You probably won’t know you’re a victim of the fastest-growing cybercrime until it’s too late.
Email hijacking, where a cyber criminal takes control of your email account, might sound like something out of a spy novel, but it’s a very real threat, especially for law firms who deal with valuable client data and money.
It works by the criminal having the ability to receive, intercept and even send emails using your account. The sender and the recipient are none the wiser. We explain email hijacking and other cyber risks in our free cyber risks guide.
Email hijackings currently account for more than half of the caseload of ReSecure, RPC’s cyber breach response service, says Richard Breavington its co-leader. “It’s happening again and again to SMEs,” he says.
It’s so popular because it’s so lucrative: it’s estimated to have earned cyber criminals billions of dollars around the world. Often, you won’t know you’ve been a victim until a client or a contractor contacts you to find out whether you really sent a suspicious email they received from your account.
"It's happening again and again to SMEs"
What happens next?
Once the attackers are in your system, you won’t notice any problem at first, as they will monitor your company’s emails until they find the right opportunity to strike. “A classic example would be if your firm sends a client an invoice,” says Breavington. “Once the hackers see that they would send a follow-up email from the same account telling the client that your banking details have changed and give them a different account into which they should pay.”
The damage caused by a hijacking may be considerable. You won’t know if your contacts will have been sent emails from your account as the hackers will alter the preferences in your email account so you won’t see the fake emails in your ‘sent’ folder or returned messages in your inbox.
But the hijackers won’t just be looking to con money out of your clients or business partners. Hijackers will riffle through your emails and might even upload your entire mailbox. “Your working assumption will generally be that all your emails have been compromised,” says Breavington.
Depending on the content of the mailbox, it’s almost certain that your law firm would need to notify the Information Commissioner's Office (ICO) of the breach, says Breavington, and probably also the Solicitors Regulation Authority (SRA). The ICO demands an initial report within 72 hours of the breach being uncovered.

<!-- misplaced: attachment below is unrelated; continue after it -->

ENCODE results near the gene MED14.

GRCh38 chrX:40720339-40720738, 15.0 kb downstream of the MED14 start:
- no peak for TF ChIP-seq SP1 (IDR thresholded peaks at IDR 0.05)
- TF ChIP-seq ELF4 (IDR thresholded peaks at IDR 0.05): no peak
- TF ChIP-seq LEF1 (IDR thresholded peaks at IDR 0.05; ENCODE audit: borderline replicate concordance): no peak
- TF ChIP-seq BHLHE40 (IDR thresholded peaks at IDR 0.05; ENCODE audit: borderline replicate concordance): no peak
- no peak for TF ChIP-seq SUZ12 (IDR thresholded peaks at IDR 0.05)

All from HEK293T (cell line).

Working out how much of your data has been compromised and who is affected can be a complex and time-consuming task. Depending on the level of risk to those individuals, you might need to notify some or all of them as well as liaise with the regulators. A cyber policy is a godsend in such a situation, as your insurer will be able to help you deal with the fallout from the breach. Otherwise, you’ll need to do it for yourself, in addition to your client work. We explain the different levels of cover available to you in our free cyber risks guide.
Tips for limiting the damage
First, decide what is your sensitive data and protect it properly. Smaller firms, especially sole practitioners, might store important information in various subfolders in their email inboxes. But that’s dangerous, says Breavington, as this data would be vulnerable to an email hijacker.
Second, is to do the basics. Patching your systems regularly, making sure your staff know your security protocols and aren’t taking shortcuts – busy solicitors will often bend the rules to save time – sounds obvious, but many practices don’t do them.
Most companies fall victim because an employee is taken in by a phishing email. Using multi-factor authentication – in which an authorisation code is sent to the user's phone if there is an attempt to log on from a new machine – would stop most cases of mailbox hijacking. Educating yourself and your employees on the risks from cyber criminals is the first line of defence.
Finally, have a Plan B. “Shutting down all your systems because of an attack would be hugely disruptive, so be sure to have a disaster recovery plan,” says Breavington.